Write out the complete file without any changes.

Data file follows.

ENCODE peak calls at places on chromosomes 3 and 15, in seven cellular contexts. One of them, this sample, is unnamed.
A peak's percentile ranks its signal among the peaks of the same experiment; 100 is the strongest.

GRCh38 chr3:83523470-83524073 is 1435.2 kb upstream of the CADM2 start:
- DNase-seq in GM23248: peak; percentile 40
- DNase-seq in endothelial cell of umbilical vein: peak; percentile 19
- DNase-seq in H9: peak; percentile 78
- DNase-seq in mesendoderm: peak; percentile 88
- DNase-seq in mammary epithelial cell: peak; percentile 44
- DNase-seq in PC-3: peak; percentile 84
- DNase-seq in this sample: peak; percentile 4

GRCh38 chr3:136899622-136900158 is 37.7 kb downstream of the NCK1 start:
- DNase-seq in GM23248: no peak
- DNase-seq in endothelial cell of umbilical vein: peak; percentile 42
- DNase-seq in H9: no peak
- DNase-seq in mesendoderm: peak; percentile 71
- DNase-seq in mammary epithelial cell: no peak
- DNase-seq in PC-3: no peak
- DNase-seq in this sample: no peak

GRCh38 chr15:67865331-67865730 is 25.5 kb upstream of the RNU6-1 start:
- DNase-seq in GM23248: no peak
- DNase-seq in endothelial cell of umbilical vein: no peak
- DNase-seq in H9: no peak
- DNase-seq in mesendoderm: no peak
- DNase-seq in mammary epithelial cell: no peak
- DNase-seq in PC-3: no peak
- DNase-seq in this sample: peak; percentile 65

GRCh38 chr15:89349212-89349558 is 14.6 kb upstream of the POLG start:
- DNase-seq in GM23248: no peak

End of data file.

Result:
ENCODE peak calls at places on chromosomes 3 and 15, in seven cellular contexts. One of them, this sample, is unnamed.
A peak's percentile ranks its signal among the peaks of the same experiment; 100 is the strongest.

GRCh38 chr3:83523470-83524073 is 1435.2 kb upstream of the CADM2 start:
- DNase-seq in GM23248: peak; percentile 40
- DNase-seq in endothelial cell of umbilical vein: peak; percentile 19
- DNase-seq in H9: peak; percentile 78
- DNase-seq in mesendoderm: peak; percentile 88
- DNase-seq in mammary epithelial cell: peak; percentile 44
- DNase-seq in PC-3: peak; percentile 84
- DNase-seq in this sample: peak; percentile 4

GRCh38 chr3:136899622-136900158 is 37.7 kb downstream of the NCK1 start:
- DNase-seq in GM23248: no peak
- DNase-seq in endothelial cell of umbilical vein: peak; percentile 42
- DNase-seq in H9: no peak
- DNase-seq in mesendoderm: peak; percentile 71
- DNase-seq in mammary epithelial cell: no peak
- DNase-seq in PC-3: no peak
- DNase-seq in this sample: no peak

GRCh38 chr15:67865331-67865730 is 25.5 kb upstream of the RNU6-1 start:
- DNase-seq in GM23248: no peak
- DNase-seq in endothelial cell of umbilical vein: no peak
- DNase-seq in H9: no peak
- DNase-seq in mesendoderm: no peak
- DNase-seq in mammary epithelial cell: no peak
- DNase-seq in PC-3: no peak
- DNase-seq in this sample: peak; percentile 65

GRCh38 chr15:89349212-89349558 is 14.6 kb upstream of the POLG start:
- DNase-seq in GM23248: no peak